Saturday, August 20, 2011

8.19 Best New Plant of 2011

Some changes this year. Best pick of 2011 in the new plants category: The purple verbena in the so-called “purple room” of the garden. The leaves have a purplish tint and the tufted blossoms are filled with tiny purple florets. It was good for months and got really good in August. Constant color, very cheering. We’ll need to find it again next year, because the plant insists on being an annual.
I transplanted some zinnias into this area too, to fill in. They’ve blossomed, but I’m still hoping they’ll produce some new buds before the first flower fades and dries up. Also new in the purple room we planted another dark, purple-tinged leaf plant called a “beard tongue dark towers” Penstemon hybrid. That’s a lot of name. It showed some nice violet blossoms, but the flower stalks did not produce any new ones after these faded. And no new stalks either.
Two first-year red blue star Amsonias, acquired from different places, planted across a brick walk from each other in the purple neighborhood. Same story. Initial wave of buds, nice color, but no follow-up despite dead-heading. Have to learn the ways of these new residents.
In the rear of the purple room, where the purple theme stops and give sway to plants like stonecrop sedum and the ornamental lilies which blaze in July and attract a horde of bright red beetles, we planted a largish “summer snowflake” Viburnum, based on its reputation. The round, healthy shrub was purchased by a birthday gift certificate and planted in a spot where Anne had cleared out a thick patch of northern sea oats (which she doesn’t like). Given some bare ground, I dug a hole and sank the big new shrub, which positively hated July and displayed its displeasure by allowing leaves to wilt and turning its white blooms brown.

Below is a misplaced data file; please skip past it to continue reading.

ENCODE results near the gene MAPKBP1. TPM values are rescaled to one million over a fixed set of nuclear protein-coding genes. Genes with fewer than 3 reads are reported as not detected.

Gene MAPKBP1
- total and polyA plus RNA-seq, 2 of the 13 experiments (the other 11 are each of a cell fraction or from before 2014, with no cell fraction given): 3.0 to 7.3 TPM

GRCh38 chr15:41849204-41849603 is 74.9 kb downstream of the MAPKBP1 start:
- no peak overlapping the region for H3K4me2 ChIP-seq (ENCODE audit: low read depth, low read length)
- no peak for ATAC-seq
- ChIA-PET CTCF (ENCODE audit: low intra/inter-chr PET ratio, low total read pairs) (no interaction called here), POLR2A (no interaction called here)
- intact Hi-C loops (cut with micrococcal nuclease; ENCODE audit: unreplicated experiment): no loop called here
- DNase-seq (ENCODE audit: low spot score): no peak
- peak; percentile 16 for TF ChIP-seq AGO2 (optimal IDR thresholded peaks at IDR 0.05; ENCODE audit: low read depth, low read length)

You’re supposed to get blooms all season – and scent – from this variety. Not this year. Is this one of those plants which earned high marks in a milder, more even-tempered climate? I hope it does not require, as we say these days, “high maintenance.” This is New England, we do a lot of “sink or swim” gardening here.
At the end of the brick path in this direction – kind of a spoke sticking out from the circumference of the tree circle (is there a name for this pattern?) and going as far as it can until it runs into the neighbor’s fence – I piled a few leftover blue granite paving stones in a sort of representative diorama of a stone wall. The stones are heavy; they stay put. I use them as staging for a rock garden motif, but it’s a challenge to keep enough dirt between and beneath the stones to keep “alpine” rock garden plants alive. We have an Iberis (white flowers in spring); a stonecrop, growing fat, a “Hardy” companion to the slender Stan Laurel iberis. This year I planted some white-flowering plants that have largely done the job, staying alive all summer through damp times and dry ones. One is opal innocence, which we’ve had elsewhere in the past, one a copa (actually “Bacopa”). And the catch is – once again – they’re annuals.
Across the brick walk from the purple room is a planting bed I call the “peony room” because the peonies are the biggest plants on that side. It’s colorless at this time of year, and I notice that one of the green groundcovers has run right over the top of another low green groundcover, a small-leaf euonymus, a plant whose tiny, dark-striped leaves are attractive all season. I don’t want it covered over; and I do want more color. The solution: dig up some of the other spring-blooming groundcover and replace it with – yet again – more annuals.
I set to work, the sunny sky clouds over, and in less than three minutes it’s showering hard. I’ll be working in wet ground (good for transplanting) later today.
The moral I guess, is that you have to keep trying new combinations and learning from experience. Which, I also guess (or perhaps conclude), is like any other activity, anything else in life, worth doing.